Can you please indicate the amount I can expect to spend on purchasing tags?
That's a difficult question to answer. It's a bit like asking how much a car costs—there are big differences between a Ford Focus, a Toyota Prius, an Audi A8 and a Ferrari 599 GTB Fiorano. Likewise, there is a big difference between a passive ultrahigh-frequency (UHF) RFID inlay, a high-frequency (HF) transponder embedded in a plastic card, a battery-assisted tag with a humidity sensor and an active tag designed to withstand the harsh environment of a construction site.
If you are looking for a low-cost passive tag, there are companies that sell inlays (the raw tag without any label or other packaging) for as little as seven cents apiece in high volumes (one million tags or more).
In general, the cost of passive tags depends on volume and packaging. The more tags you buy, the better the price. But if you want the tag embedded in a label, then that will add to the cost. And if you want the tag to be placed in plastic so it can survive being banged around, that will cost more as well.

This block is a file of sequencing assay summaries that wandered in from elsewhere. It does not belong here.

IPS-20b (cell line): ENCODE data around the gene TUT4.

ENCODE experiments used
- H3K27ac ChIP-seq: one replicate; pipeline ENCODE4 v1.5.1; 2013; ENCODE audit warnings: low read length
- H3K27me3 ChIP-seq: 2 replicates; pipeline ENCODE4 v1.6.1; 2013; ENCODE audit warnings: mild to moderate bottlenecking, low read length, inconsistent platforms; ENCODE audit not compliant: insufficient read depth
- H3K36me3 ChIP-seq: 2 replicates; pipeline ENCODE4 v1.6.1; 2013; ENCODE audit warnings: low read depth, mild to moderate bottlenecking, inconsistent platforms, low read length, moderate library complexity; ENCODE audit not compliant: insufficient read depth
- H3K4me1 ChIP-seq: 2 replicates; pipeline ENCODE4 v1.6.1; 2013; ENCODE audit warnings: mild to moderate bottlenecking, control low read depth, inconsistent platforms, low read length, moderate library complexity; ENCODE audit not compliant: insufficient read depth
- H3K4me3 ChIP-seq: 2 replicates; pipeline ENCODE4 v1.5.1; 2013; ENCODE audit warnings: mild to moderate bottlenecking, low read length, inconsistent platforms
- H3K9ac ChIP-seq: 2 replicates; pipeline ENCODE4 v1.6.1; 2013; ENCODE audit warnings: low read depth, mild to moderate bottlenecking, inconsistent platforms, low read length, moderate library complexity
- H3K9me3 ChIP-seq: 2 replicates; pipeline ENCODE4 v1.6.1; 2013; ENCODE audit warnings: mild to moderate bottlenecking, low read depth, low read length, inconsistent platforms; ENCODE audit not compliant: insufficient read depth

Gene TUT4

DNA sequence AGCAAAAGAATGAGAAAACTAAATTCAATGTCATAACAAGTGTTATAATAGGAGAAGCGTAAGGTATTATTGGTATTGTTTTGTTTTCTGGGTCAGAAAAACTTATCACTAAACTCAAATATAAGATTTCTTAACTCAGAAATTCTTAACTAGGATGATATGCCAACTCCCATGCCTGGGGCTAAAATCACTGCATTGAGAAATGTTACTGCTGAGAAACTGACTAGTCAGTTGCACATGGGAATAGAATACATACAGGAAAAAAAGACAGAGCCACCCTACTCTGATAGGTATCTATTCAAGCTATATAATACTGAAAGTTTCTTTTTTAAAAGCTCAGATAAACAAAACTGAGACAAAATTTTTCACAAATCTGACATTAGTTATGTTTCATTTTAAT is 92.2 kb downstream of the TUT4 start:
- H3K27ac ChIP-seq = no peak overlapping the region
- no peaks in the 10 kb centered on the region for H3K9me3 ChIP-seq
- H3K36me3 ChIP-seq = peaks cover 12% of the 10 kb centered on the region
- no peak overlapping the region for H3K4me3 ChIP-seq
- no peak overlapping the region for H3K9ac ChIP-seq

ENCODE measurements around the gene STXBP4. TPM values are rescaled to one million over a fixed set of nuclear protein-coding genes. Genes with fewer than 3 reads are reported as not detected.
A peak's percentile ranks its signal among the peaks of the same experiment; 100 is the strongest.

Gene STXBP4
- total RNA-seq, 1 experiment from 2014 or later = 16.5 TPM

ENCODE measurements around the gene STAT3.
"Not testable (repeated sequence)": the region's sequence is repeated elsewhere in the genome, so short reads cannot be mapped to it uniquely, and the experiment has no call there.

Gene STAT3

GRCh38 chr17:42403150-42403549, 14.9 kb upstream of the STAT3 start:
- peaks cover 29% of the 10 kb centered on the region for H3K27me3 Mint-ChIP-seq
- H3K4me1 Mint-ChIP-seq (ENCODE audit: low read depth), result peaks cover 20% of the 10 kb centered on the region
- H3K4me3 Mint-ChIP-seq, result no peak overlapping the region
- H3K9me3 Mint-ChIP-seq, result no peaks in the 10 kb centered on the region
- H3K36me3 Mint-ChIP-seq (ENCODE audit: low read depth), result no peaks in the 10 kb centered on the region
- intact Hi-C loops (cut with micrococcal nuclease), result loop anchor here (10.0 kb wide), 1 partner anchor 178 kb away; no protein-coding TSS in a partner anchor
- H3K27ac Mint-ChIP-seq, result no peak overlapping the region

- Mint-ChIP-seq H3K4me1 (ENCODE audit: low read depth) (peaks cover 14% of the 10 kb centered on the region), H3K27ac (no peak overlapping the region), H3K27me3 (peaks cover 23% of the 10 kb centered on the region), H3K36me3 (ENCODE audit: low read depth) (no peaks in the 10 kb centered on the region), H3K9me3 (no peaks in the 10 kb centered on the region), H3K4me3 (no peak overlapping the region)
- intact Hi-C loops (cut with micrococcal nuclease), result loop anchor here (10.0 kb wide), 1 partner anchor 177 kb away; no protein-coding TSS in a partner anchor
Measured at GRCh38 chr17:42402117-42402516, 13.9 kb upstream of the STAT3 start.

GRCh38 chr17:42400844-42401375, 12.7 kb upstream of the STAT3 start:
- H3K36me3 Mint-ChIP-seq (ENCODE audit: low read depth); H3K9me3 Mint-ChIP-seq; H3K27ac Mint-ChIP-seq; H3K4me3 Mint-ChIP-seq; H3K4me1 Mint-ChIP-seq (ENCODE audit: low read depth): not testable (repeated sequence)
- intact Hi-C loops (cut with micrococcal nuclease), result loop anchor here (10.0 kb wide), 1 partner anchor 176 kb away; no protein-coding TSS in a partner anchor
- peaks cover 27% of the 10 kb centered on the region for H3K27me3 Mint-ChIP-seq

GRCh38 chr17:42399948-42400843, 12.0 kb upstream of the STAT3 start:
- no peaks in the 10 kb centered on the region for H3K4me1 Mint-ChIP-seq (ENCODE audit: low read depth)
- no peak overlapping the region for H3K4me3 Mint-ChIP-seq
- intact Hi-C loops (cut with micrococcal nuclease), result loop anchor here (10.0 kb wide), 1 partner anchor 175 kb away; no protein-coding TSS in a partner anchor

The cost of active tags is driven by volume, packaging and the battery. If you want a tag with a battery that lasts 10 years, that will cost more than a tag that operates in the same manner and is designed to last only five years.
I know that doesn't fully answer your question, but without knowing the exact type of tag you want, as well as the volume, it's impossible to predict the likely cost.
—Mark Roberti, Founder and Editor, RFID Journal
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